Home / World Business
Tue, Dec 02, 2008 - Page 10 News List

WTO looks for new proposals before decision

EASING BARRIERSSenior officials have been meeting to try to work out conflicts on key issues that caused a previous ministerial meeting to collapse last summer


WTO head Pascal Lamy is awaiting fresh proposals on the thorny issues of agriculture and industrial products before deciding on any ministerial meeting, trade sources said on Sunday.

Speculation is growing in Geneva that Lamy will call ministers before the end of the year in yet another attempt to finally clinch a deal on global trade liberalization after seven years of impasse, false starts and disagreements.

The target is to get texts by the end of the coming week, trade sources told journalists.

The chairs of the agriculture and industrial products negotiating groups, Crawford Falconer of New Zealand and Luzius Wasescha of Switzerland respectively, will now consult with members and Lamy to try to arrive at proposals that could be placed before ministers.

Senior officials have been meeting at WTO headquarters throughout last week to try to iron out differences on key sticking points that caused a previous ministerial meeting in July to collapse.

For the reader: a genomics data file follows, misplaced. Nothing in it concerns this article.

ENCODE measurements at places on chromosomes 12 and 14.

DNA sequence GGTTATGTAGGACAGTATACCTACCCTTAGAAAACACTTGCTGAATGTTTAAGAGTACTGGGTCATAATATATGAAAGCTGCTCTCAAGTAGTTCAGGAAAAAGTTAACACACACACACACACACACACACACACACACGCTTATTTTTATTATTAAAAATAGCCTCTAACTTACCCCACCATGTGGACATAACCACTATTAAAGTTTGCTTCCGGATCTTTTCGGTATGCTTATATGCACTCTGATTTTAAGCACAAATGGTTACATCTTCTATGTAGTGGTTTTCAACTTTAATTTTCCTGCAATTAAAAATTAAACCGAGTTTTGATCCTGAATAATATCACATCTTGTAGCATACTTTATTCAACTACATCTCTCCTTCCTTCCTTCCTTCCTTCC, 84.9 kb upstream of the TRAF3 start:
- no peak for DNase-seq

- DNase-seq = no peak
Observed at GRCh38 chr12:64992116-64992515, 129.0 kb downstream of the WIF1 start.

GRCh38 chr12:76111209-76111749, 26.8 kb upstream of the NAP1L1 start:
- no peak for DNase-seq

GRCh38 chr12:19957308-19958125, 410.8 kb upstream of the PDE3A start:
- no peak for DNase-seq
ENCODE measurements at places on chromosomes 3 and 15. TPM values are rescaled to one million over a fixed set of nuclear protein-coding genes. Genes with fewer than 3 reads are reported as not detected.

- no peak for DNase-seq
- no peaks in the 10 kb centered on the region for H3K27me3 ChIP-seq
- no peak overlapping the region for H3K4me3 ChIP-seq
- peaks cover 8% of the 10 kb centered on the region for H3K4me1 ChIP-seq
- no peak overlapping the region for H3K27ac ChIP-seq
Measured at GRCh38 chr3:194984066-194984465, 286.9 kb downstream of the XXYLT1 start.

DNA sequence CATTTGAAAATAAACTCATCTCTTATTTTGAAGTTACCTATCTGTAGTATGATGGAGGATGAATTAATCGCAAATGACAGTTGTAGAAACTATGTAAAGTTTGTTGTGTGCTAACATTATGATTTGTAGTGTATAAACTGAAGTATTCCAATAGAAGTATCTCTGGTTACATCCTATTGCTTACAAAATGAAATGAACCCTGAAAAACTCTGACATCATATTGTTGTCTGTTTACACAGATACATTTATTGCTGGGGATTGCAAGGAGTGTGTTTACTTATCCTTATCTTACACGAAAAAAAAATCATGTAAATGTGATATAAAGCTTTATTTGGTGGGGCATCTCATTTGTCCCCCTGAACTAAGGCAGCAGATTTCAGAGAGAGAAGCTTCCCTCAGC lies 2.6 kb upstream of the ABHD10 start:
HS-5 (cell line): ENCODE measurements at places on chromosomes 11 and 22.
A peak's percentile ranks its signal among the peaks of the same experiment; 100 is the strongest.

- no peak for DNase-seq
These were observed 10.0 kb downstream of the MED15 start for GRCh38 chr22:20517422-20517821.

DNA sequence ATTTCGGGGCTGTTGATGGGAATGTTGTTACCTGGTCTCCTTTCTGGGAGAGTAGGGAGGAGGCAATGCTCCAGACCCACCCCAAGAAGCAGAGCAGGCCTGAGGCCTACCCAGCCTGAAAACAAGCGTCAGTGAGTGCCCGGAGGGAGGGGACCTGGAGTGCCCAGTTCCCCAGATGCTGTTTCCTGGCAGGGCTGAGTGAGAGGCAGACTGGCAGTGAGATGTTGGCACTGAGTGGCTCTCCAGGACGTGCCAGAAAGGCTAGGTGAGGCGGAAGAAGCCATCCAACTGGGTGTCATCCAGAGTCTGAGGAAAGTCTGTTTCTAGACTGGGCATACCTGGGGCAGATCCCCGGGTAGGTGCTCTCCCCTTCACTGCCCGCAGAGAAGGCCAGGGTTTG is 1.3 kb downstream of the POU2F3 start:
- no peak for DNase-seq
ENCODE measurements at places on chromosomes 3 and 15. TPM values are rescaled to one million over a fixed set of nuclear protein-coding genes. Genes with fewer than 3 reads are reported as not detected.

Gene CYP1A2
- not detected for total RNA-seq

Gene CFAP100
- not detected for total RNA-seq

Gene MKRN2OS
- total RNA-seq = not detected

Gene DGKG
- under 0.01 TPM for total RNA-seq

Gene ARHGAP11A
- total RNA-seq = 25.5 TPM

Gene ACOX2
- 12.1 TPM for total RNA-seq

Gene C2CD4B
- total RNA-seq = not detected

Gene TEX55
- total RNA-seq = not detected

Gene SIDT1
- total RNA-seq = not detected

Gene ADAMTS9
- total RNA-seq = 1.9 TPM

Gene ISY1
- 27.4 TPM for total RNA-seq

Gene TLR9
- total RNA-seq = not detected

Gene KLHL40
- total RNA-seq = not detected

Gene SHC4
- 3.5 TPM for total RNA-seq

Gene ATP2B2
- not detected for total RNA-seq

Progress has been made but there are still many differences between the WTO’s 153 member states, with the key areas of cotton and the “special safeguard mechanism” — a means for poor farmers to hike tariffs in the event of an import surge — remaining “problematic,” sources said.

Brazil’s WTO ambassador Roberto Azevedo told reporters it was still uncertain on what dates any meeting could be held, or indeed if it would take place at all.

Trade sources said that given the current work schedule, it would be “tight” to hold any summit in the early part of the Dec. 10 to Dec. 19 range that has been bandied about in WTO circles here.

Launched in the Qatari capital in late 2001, the WTO’s Doha Round has foundered ever since in disputes between developed and developing countries on such matters as easing barriers to trade in agricultural and industrial products.

Developing countries are seeking greater access to industrialized markets for their agricultural goods.

This story has been viewed 1783 times.

Comments will be moderated. Remarks containing abusive and obscene language, personal attacks of any kind or promotion will be removed and the user banned.

TOP top